Laurent Lafitte’s “L’Origine du Monde” (Dear Mother) is a theatrical tour de force



For his first film as director, Laurent Lafitte, sociétaire of the Comédie Française, pays tribute to the theatre with his adaptation of Sébastien Thiéry’s play “L’Origine du Monde”. He also acts in the film alongside an all-star cast featuring Karine Viard, Vincent Macaigne, Hélène Vincent and Nicole Garcia, while exploring social origins and family secrets through a drama that is both funny and cathartic. Distributed by Studiocanal, L’Origine du Monde (Dear Mother) will be shown to audiences in French cinemas from 15 September.

One day when Jean-Louis returns home, he realises his heart has stopped. It isn’t beating in his chest and there’s no sign of a pulse. But somehow he is still conscious, speaking and able to move around. Is he still alive? Or is he already dead? Neither his vet friend Michel or his wife Valerie can find an explanation for this strange phenomenon. As Jean-Louis starts to panic, Valérie turns to her life coach Margaux, who is somewhat of a guru and highly in tune with hidden forces. And she has a solution that will make Jean-Louis confront the ultimate taboo.

The eccentric characters, absurd situations and theatrical humour in the screenplay of “L’Origine du Monde” (Dear Mother) has attracted some of the most famous stars in French cinema, including Karine Viard, Hélène Vincent and Nicole Garcia, as well as Vincent Macaigne, who is particularly unrecognisable as an old-fashioned doctor in Laurent Lafitte’s film. The first-time director, already well-known for his acting talents, invites us to discover his truly elaborate cinematographic universe: no detail has been left to chance, from the actors’ outfits to the sharp dialogues and sets designed by Samuel Deshors, who was also the production designer for Call Me By Your Name.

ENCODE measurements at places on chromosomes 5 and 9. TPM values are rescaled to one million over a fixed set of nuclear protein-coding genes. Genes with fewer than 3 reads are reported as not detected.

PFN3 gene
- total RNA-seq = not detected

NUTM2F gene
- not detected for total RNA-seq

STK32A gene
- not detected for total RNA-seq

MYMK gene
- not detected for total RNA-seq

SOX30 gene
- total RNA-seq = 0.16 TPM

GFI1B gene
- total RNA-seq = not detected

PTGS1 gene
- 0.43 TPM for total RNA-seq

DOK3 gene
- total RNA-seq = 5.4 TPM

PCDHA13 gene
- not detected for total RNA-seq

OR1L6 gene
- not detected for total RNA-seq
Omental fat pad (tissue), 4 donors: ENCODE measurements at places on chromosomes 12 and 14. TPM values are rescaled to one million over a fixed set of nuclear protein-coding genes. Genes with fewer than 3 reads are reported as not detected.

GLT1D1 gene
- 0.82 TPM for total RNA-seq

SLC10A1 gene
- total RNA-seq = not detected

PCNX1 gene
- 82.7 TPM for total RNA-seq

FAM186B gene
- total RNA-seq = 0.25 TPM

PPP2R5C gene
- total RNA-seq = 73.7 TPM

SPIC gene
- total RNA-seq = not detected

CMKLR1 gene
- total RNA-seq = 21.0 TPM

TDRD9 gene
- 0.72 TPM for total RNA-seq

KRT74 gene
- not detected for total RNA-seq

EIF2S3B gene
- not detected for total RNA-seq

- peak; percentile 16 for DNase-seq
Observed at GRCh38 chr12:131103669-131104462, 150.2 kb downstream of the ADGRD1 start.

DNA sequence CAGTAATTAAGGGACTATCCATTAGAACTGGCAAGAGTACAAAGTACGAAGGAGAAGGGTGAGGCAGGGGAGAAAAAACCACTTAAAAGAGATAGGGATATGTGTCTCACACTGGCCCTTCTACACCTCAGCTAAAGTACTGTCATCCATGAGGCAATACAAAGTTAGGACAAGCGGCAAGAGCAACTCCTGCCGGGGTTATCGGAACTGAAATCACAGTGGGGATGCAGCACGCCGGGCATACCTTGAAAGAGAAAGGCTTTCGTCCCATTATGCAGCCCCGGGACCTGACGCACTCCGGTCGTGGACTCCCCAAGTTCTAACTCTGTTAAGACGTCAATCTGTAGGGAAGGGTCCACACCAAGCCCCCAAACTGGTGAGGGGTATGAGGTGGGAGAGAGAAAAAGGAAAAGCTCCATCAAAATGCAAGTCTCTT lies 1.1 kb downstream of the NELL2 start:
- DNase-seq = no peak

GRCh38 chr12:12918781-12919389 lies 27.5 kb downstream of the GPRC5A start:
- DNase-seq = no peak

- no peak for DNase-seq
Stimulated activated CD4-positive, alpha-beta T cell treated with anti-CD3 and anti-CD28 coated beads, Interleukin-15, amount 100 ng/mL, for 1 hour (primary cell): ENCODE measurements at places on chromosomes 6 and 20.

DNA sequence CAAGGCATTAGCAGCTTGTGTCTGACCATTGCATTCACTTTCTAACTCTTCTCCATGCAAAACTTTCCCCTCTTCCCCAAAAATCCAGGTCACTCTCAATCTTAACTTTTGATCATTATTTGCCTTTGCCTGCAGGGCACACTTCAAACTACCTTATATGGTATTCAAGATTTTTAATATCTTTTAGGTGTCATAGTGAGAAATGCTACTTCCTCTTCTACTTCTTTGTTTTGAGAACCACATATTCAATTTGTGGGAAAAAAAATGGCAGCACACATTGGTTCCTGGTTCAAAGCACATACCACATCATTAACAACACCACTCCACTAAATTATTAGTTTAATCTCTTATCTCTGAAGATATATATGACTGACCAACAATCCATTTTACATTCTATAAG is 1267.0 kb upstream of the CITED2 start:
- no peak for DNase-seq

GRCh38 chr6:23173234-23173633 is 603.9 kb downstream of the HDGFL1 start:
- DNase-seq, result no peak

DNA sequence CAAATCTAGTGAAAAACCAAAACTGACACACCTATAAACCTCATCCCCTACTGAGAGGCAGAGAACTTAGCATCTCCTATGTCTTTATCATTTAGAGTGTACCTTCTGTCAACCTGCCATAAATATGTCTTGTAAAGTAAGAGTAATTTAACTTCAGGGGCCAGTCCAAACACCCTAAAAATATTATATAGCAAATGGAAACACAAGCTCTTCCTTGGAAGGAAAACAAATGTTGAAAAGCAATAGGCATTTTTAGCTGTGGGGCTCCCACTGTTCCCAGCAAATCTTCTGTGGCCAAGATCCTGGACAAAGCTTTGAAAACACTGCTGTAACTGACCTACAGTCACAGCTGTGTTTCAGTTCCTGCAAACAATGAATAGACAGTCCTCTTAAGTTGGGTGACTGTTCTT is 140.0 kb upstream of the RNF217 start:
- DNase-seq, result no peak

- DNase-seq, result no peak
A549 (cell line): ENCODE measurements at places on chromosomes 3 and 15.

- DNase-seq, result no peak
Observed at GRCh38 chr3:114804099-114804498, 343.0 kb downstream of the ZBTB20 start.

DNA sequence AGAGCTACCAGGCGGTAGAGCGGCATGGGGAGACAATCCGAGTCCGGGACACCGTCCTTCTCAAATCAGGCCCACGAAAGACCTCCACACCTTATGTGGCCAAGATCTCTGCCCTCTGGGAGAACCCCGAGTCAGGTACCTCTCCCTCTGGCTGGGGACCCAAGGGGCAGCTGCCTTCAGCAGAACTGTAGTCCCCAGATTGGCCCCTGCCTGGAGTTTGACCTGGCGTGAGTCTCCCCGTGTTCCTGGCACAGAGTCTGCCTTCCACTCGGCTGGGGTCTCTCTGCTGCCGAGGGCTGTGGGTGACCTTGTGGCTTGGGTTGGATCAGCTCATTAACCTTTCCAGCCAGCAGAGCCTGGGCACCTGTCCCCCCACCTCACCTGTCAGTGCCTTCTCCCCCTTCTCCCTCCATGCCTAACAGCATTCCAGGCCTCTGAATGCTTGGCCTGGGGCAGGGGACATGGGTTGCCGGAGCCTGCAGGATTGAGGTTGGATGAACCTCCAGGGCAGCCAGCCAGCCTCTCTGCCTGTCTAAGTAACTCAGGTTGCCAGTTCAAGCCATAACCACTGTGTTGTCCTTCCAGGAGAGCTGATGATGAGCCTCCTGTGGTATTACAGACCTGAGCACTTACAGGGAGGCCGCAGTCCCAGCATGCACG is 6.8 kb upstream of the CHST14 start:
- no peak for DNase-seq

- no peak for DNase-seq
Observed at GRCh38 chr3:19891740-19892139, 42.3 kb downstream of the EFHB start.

“You could really feel how much he had his film in mind. It was exciting to perform within his world and thoughts. To see things from his perspective. Thanks to him, his vision and confidence in me, I was able to go further than I ever thought I was capable. (…) I think a true filmmaker has been born.” Vincent Macaigne

By addressing issues that are unusual for a comedy, such as social mobility and male impotence, Laurent Lafitte shows he isn’t afraid of taboos or self-depreciation, and offers us a performance that is dark, joyful, funny and disconcerting.